The embarrassing result here is that no, it seems they are not:
A key question that has arisen during recent debates is whether government spending multipliers are larger during times when resources are idle. This paper seeks to shed light on this question by analyzing new quarterly historical data covering multiple large wars and depressions in the U.S. and Canada. Using an extension of Ramey’s (2011) military news series and Jordà’s (2005) method for estimating impulse responses, we find no evidence that multipliers are greater during periods of high unemployment in the U.S. In every case, the estimated multipliers are below unity. We do find some evidence of higher multipliers during periods of slack in Canada, with some multipliers above unity.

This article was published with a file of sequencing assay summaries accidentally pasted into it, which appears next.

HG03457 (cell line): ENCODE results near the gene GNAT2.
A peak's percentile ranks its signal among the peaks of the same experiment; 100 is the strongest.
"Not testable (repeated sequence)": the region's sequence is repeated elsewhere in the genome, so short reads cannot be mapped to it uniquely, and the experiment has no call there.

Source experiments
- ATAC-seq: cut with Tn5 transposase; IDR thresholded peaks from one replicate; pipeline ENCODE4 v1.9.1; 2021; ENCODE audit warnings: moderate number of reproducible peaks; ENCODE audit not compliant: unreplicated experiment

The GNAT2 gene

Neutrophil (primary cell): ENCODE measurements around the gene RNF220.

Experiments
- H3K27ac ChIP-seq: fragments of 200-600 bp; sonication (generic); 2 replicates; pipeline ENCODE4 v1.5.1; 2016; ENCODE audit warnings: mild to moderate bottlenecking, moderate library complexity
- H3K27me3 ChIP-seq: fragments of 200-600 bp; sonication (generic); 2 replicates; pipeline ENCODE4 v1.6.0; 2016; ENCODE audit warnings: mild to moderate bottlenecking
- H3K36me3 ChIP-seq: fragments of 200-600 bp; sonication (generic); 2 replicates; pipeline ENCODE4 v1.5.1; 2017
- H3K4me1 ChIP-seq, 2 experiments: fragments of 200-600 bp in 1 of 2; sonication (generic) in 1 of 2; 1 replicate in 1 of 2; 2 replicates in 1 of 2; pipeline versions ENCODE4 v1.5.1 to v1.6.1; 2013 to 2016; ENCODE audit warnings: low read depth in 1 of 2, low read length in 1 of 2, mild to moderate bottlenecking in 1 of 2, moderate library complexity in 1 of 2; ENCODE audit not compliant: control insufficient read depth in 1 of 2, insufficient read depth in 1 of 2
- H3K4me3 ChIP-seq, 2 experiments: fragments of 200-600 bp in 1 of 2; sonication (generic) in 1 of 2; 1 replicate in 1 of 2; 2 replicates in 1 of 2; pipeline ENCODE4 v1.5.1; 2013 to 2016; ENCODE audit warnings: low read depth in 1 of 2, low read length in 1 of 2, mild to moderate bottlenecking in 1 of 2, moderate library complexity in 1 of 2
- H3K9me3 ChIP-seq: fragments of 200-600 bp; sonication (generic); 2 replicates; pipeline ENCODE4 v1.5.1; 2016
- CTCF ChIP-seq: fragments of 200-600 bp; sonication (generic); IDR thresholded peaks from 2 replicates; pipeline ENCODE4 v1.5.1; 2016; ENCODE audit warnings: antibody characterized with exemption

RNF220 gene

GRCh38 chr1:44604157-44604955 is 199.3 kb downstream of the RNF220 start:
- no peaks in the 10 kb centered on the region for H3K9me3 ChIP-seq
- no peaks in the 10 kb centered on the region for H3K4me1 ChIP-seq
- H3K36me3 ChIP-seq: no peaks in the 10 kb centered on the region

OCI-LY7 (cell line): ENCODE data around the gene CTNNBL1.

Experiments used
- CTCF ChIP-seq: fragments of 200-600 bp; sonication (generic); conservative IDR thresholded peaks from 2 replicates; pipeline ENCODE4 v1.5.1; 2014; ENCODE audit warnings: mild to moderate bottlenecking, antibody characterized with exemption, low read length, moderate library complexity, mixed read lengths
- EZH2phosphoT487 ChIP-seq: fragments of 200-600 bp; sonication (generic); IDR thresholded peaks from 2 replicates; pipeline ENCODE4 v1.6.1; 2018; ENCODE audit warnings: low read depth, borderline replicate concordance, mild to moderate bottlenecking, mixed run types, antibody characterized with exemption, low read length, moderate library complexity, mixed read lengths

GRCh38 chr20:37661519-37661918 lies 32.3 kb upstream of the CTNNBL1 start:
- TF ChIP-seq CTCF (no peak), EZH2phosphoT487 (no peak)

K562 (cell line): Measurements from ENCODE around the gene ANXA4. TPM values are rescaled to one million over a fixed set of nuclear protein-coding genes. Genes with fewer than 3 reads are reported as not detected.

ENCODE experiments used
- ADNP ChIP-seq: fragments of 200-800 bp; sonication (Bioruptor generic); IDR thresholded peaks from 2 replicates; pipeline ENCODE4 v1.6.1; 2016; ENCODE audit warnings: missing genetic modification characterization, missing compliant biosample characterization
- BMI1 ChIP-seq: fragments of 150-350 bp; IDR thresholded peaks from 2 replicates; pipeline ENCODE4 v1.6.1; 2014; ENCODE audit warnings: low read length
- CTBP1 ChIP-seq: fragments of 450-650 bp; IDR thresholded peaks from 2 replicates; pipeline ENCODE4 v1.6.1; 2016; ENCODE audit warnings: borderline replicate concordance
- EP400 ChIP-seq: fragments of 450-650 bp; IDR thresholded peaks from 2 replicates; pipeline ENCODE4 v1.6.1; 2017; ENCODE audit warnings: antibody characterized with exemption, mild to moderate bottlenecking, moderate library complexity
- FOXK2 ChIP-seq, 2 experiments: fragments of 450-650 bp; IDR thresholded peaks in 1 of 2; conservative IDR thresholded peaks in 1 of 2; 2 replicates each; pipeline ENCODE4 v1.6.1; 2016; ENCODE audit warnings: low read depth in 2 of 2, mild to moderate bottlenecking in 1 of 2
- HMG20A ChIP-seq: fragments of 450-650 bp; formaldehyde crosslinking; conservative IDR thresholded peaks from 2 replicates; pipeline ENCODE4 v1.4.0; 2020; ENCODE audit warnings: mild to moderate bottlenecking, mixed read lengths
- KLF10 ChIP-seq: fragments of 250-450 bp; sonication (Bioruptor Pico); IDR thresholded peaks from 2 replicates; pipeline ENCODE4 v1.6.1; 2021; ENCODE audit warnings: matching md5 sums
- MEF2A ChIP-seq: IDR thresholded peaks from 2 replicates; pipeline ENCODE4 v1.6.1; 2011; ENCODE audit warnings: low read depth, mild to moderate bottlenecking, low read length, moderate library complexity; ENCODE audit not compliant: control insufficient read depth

That is from a new paper by Michael T. Owyang, Valerie A. Ramey, and Sarah Zubairy.
I see a few views (among others) of the multiplier:
1. The crude form of Say’s Law is true and fiscal policy simply remixes funds with no real impact.
2. Say’s Law is not really true as stated, but why should we be so impressed with a one-time uptick in monetary velocity, also called fiscal policy, unless the supply-side effects are also really good?
3. Fiscal policy effectively targets and mobilizes unemployed resources.
4. Fiscal policy postpones adjustment issues (this can be from AD too, it doesn’t have to be a “structural” problem), and may usefully smooth consumption, but it doesn’t do a good job targeting and mobilizing unemployed resources.
5. The size of the multiplier is determined by the expected monetary policy accommodation, and not by the quantity of unemployed resources.
I would say this paper provides evidence against #1 and #3.